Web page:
THOMAS KENEALLY won the Booker Prize in 1982 with SCHINDLER S ARK, later made into the Academy Award-winning film SCHINDLER S LIST by Steven Spielberg. He has written eleven works of non-fiction, including THREE FAMINES and his recent memoir SEARCHING FOR SCHINDLER, and the histories THE COMMONWEALTH OF THIEVES, THE GREAT SHAME and AMERICAN SCOUNDREL, and 29 works of fiction, including THE PEOPLE S TRAIN, THE WIDOW AND HER HERO (both shortlisted for the Prime Minister s Literary Award), AN ANGEL IN AUSTRALIA and BETTANY'S BOOK. His novels THE CHANT OF JIMMY BLACKSMITH, GOSSIP FROM THE FOREST, and CONFEDERATES were all shortlisted for the Booker Prize, while BRING LARKS AND HEROES and THREE CHEERS FOR THE PARACLETE won the Miles Franklin Award. His most recent novel THE PEOPLE S TRAIN was longlisted for the Miles Franklin Award and shortlisted for the Commonwealth Writers Prize, South East Asia division.
Here is another departure from the author of such widely diverse books as Confederates, Schindler's List, The Playmaker, and Woman of the Inner Sea. Australian Keneally draws on his immigrant heritage in this turn-of-the-century story of Tim Shea, an Irish storekeeper struggling with his own and society's demons to make a life for his family in New South Wales. Deaths frame the novel: Tim is haunted by the image of a nameless young woman, dead from an abortion, whose severed head is trotted around in a jar by the local constable in an effort to identify her; and after attending to a farmer killed in a gory buggy accident, Tim feels obliged to support the farmer's elder child, Lucy. First regarded as a hero for his quick action after the cart accident, then excoriated publicly for his anti-Boer War sentiments, Tim fears losing his business. A final quarantine after exposure to the black plague ends Tim's tribulations. The Irish/Australian dialect is difficult at first, and the narrative sometimes seems flat despite the often melodramatic events. Nevertheless, this book, which teems with themes from race and class discrimination to the wages of sin, has the flavor of a 19th-century novel, and Keneally may catch the historical saga market with it. [For an in-depth look at River Town and the publishing process, see "The Birth of a Book," on p. 122-124; previewed in Prepub Alert, LJ 12/94.]-Francine Fialkoff, "Library Journal"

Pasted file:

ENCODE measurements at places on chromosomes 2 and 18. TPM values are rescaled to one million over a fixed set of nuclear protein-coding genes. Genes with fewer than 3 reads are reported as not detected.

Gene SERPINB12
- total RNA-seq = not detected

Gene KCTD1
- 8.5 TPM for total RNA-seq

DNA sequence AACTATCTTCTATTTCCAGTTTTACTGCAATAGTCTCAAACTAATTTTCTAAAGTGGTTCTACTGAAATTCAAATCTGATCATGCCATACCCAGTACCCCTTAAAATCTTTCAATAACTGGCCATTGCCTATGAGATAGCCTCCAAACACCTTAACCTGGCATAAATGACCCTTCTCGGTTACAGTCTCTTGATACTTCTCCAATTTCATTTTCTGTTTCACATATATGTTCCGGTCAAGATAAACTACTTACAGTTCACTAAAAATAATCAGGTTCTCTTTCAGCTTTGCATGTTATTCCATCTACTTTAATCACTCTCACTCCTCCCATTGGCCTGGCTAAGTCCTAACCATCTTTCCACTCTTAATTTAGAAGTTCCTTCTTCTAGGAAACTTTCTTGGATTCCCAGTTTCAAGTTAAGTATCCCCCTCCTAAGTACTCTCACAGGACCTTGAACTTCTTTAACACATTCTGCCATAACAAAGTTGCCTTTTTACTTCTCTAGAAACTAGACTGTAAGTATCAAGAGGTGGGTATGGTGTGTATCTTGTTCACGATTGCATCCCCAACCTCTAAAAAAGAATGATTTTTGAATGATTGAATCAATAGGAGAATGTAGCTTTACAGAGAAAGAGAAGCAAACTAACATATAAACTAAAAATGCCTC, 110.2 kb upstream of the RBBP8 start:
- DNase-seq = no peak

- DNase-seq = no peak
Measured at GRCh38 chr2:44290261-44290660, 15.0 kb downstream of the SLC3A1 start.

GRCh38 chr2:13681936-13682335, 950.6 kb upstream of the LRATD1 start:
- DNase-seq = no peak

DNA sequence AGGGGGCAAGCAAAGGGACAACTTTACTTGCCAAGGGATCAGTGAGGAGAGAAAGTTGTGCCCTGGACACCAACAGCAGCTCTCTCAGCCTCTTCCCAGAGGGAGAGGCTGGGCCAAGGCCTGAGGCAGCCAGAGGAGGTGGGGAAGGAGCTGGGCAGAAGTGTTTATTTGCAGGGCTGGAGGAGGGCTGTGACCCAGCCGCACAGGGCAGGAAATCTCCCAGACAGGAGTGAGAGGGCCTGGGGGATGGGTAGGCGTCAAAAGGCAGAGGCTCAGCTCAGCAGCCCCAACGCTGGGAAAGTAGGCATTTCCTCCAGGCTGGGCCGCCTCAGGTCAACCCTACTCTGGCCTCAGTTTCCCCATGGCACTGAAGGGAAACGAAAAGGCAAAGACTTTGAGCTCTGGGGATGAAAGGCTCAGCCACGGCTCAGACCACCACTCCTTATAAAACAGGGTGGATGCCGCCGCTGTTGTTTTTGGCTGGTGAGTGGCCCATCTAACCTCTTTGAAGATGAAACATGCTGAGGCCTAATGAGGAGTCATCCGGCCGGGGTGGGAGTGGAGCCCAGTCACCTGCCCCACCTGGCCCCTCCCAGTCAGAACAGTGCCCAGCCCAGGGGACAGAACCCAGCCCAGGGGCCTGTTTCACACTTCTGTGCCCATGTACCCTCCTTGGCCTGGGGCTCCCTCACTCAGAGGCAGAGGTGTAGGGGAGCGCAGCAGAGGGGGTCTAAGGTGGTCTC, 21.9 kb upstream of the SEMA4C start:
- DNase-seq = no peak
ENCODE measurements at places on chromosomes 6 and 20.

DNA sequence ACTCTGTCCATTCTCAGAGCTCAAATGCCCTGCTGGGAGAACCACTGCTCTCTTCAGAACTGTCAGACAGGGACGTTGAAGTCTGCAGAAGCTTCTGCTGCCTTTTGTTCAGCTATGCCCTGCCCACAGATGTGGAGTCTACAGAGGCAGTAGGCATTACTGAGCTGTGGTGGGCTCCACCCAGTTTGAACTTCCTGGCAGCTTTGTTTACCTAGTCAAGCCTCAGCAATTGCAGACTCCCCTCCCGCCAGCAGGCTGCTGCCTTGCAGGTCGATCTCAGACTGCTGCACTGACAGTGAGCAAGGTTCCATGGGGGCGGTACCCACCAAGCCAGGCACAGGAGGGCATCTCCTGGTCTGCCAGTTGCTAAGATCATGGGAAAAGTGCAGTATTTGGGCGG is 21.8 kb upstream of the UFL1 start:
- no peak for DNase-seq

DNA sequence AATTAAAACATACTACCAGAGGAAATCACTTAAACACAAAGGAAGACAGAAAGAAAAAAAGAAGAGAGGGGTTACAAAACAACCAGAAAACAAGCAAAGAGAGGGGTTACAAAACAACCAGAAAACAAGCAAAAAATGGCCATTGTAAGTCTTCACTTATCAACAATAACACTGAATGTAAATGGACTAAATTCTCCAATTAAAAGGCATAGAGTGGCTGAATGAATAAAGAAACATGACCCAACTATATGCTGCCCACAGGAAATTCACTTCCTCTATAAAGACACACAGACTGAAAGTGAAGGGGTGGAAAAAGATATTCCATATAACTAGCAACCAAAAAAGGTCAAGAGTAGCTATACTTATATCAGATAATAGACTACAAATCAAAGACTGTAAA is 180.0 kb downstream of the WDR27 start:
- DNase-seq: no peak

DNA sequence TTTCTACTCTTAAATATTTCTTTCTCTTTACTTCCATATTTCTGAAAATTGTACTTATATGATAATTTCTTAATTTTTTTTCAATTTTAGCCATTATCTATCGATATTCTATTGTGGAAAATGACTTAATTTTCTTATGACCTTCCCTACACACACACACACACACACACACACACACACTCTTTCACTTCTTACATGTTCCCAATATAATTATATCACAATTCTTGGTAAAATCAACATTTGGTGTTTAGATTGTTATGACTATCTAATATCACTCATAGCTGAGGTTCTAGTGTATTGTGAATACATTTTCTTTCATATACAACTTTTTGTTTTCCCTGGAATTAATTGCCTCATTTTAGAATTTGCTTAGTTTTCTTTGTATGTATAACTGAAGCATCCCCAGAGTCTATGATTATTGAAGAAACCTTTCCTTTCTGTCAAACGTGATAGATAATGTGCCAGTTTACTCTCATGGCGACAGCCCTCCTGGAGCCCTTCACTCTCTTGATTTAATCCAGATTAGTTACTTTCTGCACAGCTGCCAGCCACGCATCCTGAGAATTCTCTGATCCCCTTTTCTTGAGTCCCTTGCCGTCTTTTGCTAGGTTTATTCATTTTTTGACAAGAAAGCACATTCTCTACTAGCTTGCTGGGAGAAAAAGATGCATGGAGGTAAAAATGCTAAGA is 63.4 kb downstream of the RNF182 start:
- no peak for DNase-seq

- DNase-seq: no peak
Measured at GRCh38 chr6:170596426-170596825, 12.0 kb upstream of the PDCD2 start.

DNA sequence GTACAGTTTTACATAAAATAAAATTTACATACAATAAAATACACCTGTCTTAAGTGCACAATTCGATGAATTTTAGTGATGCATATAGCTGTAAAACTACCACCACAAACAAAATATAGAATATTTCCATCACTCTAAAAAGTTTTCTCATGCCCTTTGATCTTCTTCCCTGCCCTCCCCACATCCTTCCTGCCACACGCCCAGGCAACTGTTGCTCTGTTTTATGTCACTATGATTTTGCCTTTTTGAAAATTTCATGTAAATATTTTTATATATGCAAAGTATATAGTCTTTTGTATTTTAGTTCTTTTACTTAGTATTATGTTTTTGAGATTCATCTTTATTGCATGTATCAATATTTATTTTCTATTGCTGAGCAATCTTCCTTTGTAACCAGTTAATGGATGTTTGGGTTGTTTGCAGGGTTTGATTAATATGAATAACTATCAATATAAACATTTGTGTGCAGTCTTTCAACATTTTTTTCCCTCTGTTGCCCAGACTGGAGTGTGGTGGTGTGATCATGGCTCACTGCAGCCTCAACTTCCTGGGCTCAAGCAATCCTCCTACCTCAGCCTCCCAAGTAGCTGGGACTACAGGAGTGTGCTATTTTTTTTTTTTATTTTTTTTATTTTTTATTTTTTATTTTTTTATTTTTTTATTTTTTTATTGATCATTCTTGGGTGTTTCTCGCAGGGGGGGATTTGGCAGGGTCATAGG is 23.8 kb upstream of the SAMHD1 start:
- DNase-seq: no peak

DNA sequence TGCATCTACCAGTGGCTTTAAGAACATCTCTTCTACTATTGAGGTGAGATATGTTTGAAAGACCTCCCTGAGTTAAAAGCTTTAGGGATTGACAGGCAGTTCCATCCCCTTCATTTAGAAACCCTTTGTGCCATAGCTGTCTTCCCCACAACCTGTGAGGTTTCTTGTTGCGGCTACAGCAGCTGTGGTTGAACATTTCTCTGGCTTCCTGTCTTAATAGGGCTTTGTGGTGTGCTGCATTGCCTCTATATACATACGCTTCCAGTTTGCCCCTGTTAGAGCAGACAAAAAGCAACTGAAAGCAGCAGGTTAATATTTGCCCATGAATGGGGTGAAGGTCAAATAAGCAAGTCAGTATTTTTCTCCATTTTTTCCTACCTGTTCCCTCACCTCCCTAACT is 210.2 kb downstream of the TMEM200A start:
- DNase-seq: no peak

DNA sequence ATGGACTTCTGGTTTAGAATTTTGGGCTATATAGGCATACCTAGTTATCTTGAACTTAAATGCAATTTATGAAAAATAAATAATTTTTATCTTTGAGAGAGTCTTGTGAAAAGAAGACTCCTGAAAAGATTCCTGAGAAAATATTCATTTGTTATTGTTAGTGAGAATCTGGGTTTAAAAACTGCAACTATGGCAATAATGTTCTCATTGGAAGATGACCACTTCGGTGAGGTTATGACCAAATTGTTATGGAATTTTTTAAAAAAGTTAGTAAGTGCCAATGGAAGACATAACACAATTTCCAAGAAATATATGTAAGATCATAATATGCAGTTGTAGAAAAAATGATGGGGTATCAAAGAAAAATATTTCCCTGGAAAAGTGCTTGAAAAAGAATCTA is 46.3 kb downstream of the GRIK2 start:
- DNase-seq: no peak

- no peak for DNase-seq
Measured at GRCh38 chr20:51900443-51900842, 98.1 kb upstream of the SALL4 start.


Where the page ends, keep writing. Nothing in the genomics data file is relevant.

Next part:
Australia at the turn of the century is the setting for Keneally's 21st novel, surely his most masterfully crafted, morally searching and compassionate work. Reflecting a keen and ironic awareness of social injustice, it's a thoroughly gripping story that follows its protagonist over a four-month span as some seemingly unrelated events take on tragic significance and move to a dramatic confluence and a dark night of the soul. Tim Shea, proprietor of a general store in Kempsey, a little river town in New South Wales, is aware that the community is devoid of refinement and amenities. Yet he is disturbed that the severed head of a young woman who died after an abortion is displayed in a glass jar to help the constable learn her identity. He is also dismayed to encounter the same hypocritical social conventions and rigid class stratifications that led him to leave his native Ireland. Yet Tim himself is prejudiced against young Muslim medicine hawker Bandy Habash, who tries to cultivate his good will, and he is only dimly aware of how the aboriginal tribes are scorned and subjugated by the new settlers. Content to be a devoted husband to Kitty and father to two children, a generous businessman and a modest bystander to the community's events, Tim is pushed into the limelight when he rescues two children orphaned in an accident; the destiny of one of them, little Lucy Rochester, becomes entwined with that of his own family. Then bubonic plague comes to Australia, and Tim's peril is financial as well as physical, for he stands to lose his livelihood even if he escapes with his life. Because of the enmity of some men in high places, he realizes he has become an outsider: ``I am a white nigger,'' he despairs. Keneally's adroitness in handling period detail is superb. He makes the cultural and historical background vividly clear: from the names of Australian writers and poets to the atmosphere engendered by England's insistent exhortations to Australians to join the mother country in the Boer War; from details of topography and weather to the emigrants' dress, social behavior and everyday speech. The narrative has a mesmerizing readability, a succession of inspired scenes whose unflagging momentum leads to a powerful denouement. The story is haunting because it is both commonplace and universal. Keneally looks clearly at moral rot, but he is cautiously optimistic about the survival of good people and the uplifting heritage they bequeath. Major ad/promo; author tour. (Apr.)